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Moral distress and moral residue experienced by transplant coordinators
  1. Mahdi Tarabeih,
  2. Ya'arit Bokek-Cohen
  1. School of Nursing, The Academic College of Tel Aviv-Jaffa, Tel Aviv, Israel
  1. Correspondence to Dr Ya'arit Bokek-Cohen, School of Nursing, The Academic College of Tel Aviv-Jaffa, Tel Aviv, Postal code 6161001, Israel; ybokek{at}


Transplant coordinators play a pivotal role in the process of obtaining consent for live or dead donation of organs. The objective of the project is to unveil emotional experiences and ethical conduct of transplant coordinators using a qualitative research methodology. Ten transplant coordinators who have worked for more than 20 years in this job were recruited by using a purposive sampling technique. The transplant coordinators spoke of negative feelings and moral distress with regard to futile care of family members of deceased donors as well as of living donors. Transplant coordinators experience moral distress on a daily basis; being compelled to compromise their integrity causes moral distress and moral residue, hence, training and support should be offered to them.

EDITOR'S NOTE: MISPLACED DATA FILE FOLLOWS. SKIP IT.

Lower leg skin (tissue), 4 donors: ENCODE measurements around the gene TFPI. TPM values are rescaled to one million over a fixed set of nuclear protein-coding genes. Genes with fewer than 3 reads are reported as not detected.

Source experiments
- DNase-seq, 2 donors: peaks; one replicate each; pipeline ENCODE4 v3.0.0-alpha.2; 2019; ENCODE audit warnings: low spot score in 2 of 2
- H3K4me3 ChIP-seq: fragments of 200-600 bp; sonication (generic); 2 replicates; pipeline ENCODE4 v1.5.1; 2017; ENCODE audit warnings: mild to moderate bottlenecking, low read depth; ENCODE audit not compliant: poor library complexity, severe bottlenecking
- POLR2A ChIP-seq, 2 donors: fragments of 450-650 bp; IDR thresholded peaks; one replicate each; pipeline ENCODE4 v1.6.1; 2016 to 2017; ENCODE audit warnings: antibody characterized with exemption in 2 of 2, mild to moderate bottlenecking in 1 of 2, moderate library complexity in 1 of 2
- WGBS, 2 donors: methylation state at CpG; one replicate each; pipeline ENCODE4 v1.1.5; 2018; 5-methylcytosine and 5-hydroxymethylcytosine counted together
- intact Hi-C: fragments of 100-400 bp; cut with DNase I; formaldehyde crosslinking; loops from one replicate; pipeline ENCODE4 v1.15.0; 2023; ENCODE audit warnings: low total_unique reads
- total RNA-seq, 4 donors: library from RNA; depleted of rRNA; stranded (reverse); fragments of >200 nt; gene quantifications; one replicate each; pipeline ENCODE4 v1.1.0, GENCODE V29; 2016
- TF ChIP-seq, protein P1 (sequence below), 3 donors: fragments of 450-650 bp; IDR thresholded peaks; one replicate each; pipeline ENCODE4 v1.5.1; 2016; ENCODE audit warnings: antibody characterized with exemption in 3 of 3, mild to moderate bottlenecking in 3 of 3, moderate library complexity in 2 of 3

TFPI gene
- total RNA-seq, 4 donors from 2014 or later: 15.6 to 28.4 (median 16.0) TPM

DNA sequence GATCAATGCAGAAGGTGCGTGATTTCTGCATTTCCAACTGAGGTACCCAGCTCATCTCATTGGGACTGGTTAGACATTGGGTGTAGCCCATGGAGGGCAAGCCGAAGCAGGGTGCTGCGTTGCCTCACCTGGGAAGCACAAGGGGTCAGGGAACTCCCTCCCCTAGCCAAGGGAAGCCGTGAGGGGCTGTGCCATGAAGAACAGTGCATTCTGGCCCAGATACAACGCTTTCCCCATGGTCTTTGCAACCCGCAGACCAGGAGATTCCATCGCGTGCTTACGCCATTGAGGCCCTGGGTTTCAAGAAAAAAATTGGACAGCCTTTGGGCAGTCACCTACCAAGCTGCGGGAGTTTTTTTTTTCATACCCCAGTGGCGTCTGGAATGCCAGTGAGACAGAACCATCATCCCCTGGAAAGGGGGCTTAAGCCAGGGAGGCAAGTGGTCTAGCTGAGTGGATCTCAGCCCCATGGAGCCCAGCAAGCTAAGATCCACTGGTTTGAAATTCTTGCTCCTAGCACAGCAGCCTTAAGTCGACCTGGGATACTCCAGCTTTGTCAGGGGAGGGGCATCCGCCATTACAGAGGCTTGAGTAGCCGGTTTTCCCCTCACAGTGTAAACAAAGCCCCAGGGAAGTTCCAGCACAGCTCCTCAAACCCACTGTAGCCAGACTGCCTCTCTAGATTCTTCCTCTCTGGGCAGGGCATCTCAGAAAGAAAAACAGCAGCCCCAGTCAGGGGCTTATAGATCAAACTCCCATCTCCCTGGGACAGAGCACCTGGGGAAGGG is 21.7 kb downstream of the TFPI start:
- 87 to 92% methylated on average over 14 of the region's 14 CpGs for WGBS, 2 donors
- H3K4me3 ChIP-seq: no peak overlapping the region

• applied and professional ethics
  • ethics
  • health workforce
  • kidneys
  • malpractice

Data availability statement

Data are available upon request.

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Data availability statement

Data are available upon request.

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  • Contributors MT and YBC designed the study. YBC wrote the interview guide. MT conducted the interviews. YBC and MT analysed the interview narratives. MT drafted the manuscript. YBC critically read the draft of the manuscript. MT and YBC revised the manuscript according to the editor’s comments, the lawyer’s guidelines, as well as the two anonymous reviewers’ comments. MT and YBC approved the final version of the revised manuscript.

  • Funding The authors have not declared a specific grant for this research from any funding agency in the public, commercial or not-for-profit sectors.

  • Competing interests None declared.

  • Provenance and peer review Not commissioned; externally peer reviewed.